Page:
UNDP Serbia is experimenting impact investing through Youth Employment Bond together with Finnish Innovation Fund Sitra.
The high cost of youth unemployment
The youth unemployment rate is very high in Serbia, which requires more attention and also innovative ways to tackle the challenges. The youth unemployment rate in 2015 was 43.2 %, which is significantly above the general unemployment rate in the country (18.2 % for the population of working age 15-64).
Having 4 out of 10 young people (ages 15-30) neither in employment, education or training (NEET youth) costs the Government over EUR 1.6 billion a year. You read it right- EUR 1.6 billion. This figure includes costs of various unemployment related social benefits and foregone income taxes (EUR 0.6 billion or 0.5% of Serbia's GDP) and foregone wages and productivity loss (EUR 1 billion).
This cost outstrips current investment in active labor market aimed at the youth and does not even account for indirect costs such as social isolation, loss of skills and competences, cost to the health system resulting from worse health outcomes, or higher levels of crime and anti-social behaviour, which are much harder to monetize. Detachment from the labour market leads to skills degradation and loss of motivation that not only impairs the capacity to search for employment in the future, but also impacts the future job performance. If all the indirect costs would be added to the estimation, the cost to the society would multiply significantly.
Long-term unemployment has a particularly adverse effect on youth and their position on the labour market. Currently there are over 90.000 long-term unemployed youth in Serbia and only 25 % of them are included in the active labour market programmes. This leaves room for new and innovative ways of including youth in the labour market.
Engaging private sector through impact investing
To tackle the challenges and negative impacts of long-term youth unemployment, UNDP together with Finnish Innovation Fund Sitra and the Government of Serbia is designing a Youth Employment Bond pilot with the Social Impact Bond (SIB) mechanism. Social Impact Bond is a result-based financial instrument for impact investing, where private investments are intended to create a positive social or environmental impact as well as a financial return. Typically, SIBs have been designed to help reform public service delivery.
Impact investing opens up an innovative way to engage private sector to bolster global sustainability and SDGs further together with public sector and service providers. The impact investing industry is growingand impact investors are already aligning their investment strategies with SDGs, which creates a mutual framework for new partnerships to tackle the global development challenges together.
Social impact bond modality, one of the instruments of impact investing, reduces the funding risk of public sector as the outcome payers (usually the government or municipality) agree to pay and reward investors only if outcomes are achieved. Thus taxpayer's monies will be invested only in programs that have measurable impacts and that either create savings or improve social welfare. It also creates incentives for service providers to improve their performance through results-based contracting where the impact of the services has to be measurable.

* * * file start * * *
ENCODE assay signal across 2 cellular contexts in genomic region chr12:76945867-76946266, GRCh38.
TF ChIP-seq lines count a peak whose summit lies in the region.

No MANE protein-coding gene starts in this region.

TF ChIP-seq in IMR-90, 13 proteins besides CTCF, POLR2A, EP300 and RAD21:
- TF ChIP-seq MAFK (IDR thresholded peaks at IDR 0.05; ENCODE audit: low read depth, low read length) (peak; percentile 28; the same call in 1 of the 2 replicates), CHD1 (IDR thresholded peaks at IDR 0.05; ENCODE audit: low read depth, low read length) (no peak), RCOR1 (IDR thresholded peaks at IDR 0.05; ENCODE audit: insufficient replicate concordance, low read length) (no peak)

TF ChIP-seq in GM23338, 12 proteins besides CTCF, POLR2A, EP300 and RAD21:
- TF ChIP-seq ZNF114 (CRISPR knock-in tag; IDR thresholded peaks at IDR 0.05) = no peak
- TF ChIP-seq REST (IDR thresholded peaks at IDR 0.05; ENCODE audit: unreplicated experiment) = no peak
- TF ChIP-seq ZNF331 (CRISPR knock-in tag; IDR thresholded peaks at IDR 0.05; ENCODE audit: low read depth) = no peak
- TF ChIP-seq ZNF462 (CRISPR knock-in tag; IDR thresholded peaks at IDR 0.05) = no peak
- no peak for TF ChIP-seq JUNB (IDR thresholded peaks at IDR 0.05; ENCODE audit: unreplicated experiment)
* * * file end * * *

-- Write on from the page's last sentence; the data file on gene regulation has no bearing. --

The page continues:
Photo 1: A basic SIB structure
The first SIB was launched in 2010 in
There are successful examples of youth employment projects with SIB modality. For example, the ThinkForward
Finnish Innovation Fund Sitra has launched two SIBs in Finland on occupational wellness and fast integration and employment of immigrants. In addition, they are currently developing three more bonds focusing on
To justify the activities and estimate the impact that could be created through impact investing, Sitra has estimated the cost of some current welfare problems to the Finnish Government, which could be prevented with early interventions: For example, child in custody care EUR 100.000/municipality, social marginalized youth EUR 20.000/municipality or physical inactivity EUR 1-2 billion and smoking EUR 1.5 billion cost for the society annually. SIB modality shifts the focus from paying for activities to paying for results. "A change of
The Finnish example to promote integration and fast employment of immigrants through SIB to avoid a long unemployment period raised the interest of the partners in the Government of Serbia. The Government of Serbia is looking for new innovative ways to tackle the challenges Serbia is facing and creating jobs and promoting entrepreneurship is high on the agenda. The Youth Employment Bond is responding to this challenge.
To reach out to partners, UNDP Serbia together with Sitra and the Embassy of Finland organized an
In addition, a task force with relevant stakeholders, such as Office of the Prime Minister, Ministry of Youth and Sport, Ministry of Labour, Employment, Veteran and Social Affairs and National Employment Service, has been set up to support the development process of SIB.
UNDP and SITRA have embarked on designing the pilot for Serbia, based on similar principles of Finnish SIB modality, applied to Serbian conditions. Detailed analyses are under preparations on the financial and legal framework as well as on the service gaps in the youth employment services. The business rationale is that approximately only a fourth of the currently unemployed youth is covered by the active
The Youth Employment Bond brings together different actors from private, public and development sectors with